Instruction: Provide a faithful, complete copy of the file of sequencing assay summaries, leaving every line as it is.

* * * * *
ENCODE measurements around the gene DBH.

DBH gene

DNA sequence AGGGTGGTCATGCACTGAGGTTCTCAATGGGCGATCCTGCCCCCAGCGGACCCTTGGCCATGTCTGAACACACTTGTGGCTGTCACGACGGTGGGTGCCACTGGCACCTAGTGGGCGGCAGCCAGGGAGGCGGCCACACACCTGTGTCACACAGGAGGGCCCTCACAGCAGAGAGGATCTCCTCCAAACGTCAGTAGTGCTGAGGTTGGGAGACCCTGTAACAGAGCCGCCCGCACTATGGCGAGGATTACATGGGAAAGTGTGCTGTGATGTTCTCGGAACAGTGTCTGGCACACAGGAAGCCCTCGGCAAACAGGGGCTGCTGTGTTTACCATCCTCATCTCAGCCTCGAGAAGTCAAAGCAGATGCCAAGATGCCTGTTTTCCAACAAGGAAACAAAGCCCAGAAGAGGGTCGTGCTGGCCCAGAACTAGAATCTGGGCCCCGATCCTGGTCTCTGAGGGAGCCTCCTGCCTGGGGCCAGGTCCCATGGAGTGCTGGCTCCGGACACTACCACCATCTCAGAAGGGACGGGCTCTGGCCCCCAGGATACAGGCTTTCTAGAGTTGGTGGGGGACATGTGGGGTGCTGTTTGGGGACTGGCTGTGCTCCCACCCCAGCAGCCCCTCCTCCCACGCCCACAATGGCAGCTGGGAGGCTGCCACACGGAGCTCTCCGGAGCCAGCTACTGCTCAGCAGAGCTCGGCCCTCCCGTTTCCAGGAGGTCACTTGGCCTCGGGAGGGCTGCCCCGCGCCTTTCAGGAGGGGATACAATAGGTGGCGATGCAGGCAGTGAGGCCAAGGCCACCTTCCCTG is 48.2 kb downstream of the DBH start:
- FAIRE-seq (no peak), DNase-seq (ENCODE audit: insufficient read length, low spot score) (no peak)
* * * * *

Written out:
ENCODE measurements around the gene DBH.

DBH gene

DNA sequence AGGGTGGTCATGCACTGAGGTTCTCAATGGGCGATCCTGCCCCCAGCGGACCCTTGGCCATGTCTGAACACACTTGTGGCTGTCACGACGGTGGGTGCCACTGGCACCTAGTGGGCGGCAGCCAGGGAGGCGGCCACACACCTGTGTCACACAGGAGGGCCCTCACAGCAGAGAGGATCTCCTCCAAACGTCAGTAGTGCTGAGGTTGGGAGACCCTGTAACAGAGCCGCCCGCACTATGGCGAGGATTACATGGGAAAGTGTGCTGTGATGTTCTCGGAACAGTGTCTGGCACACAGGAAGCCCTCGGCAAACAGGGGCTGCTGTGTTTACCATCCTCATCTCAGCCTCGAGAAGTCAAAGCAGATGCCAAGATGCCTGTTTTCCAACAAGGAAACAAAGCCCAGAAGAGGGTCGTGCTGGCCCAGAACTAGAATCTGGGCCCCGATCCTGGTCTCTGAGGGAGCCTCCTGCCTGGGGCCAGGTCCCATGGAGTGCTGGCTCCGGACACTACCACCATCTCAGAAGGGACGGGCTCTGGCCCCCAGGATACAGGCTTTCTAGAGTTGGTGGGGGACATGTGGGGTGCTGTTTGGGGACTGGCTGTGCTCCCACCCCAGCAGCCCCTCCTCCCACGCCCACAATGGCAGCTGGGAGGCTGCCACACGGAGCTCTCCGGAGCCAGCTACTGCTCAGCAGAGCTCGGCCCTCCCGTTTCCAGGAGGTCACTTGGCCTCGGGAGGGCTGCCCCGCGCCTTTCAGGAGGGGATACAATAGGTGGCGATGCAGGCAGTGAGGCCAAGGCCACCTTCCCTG is 48.2 kb downstream of the DBH start:
- FAIRE-seq (no peak), DNase-seq (ENCODE audit: insufficient read length, low spot score) (no peak)